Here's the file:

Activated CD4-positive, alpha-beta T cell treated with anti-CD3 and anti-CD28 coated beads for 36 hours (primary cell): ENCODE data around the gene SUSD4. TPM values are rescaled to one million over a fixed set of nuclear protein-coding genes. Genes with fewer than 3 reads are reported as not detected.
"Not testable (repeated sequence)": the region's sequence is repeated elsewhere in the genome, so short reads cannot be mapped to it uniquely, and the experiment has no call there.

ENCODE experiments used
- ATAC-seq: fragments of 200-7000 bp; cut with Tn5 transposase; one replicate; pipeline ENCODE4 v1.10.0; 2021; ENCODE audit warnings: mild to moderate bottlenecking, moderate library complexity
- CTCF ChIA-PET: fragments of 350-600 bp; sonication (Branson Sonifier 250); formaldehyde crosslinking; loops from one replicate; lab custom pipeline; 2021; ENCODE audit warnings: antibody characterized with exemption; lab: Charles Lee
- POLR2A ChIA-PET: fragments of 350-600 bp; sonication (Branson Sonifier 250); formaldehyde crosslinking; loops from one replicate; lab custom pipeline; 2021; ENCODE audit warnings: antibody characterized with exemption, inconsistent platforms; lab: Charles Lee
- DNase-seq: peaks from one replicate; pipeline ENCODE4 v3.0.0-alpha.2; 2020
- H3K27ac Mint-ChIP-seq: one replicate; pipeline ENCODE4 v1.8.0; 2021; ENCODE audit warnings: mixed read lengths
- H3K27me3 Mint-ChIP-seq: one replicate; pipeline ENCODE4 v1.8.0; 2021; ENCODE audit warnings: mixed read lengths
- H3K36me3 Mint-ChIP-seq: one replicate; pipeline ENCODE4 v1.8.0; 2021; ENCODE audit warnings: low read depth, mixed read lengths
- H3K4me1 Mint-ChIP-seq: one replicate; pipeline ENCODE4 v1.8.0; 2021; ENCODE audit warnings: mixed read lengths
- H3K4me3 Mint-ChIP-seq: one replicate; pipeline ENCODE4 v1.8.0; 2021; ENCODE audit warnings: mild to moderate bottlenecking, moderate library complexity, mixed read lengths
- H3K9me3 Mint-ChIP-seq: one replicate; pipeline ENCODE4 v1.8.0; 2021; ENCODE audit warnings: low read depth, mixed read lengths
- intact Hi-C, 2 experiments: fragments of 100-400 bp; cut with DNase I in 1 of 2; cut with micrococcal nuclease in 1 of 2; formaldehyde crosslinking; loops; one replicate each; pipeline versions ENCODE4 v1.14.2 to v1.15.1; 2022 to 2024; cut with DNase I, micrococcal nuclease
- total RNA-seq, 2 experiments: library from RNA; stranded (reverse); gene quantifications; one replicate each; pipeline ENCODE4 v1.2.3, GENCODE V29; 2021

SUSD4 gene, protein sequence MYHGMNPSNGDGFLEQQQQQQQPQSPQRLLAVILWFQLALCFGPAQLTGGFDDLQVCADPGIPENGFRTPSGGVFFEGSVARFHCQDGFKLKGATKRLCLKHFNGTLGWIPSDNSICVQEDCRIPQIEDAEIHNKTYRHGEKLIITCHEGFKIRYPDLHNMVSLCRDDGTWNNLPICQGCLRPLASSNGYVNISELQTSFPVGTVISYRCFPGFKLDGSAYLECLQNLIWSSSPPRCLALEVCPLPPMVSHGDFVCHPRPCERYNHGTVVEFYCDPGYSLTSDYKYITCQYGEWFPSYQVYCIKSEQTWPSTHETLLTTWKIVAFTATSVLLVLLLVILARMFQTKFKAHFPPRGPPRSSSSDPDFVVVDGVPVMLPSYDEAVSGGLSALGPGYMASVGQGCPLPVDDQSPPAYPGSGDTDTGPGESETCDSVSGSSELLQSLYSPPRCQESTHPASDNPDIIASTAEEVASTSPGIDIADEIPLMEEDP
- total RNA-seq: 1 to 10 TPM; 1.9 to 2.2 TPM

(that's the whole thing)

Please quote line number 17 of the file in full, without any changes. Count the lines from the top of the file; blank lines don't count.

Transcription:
- total RNA-seq: 1 to 10 TPM; 1.9 to 2.2 TPM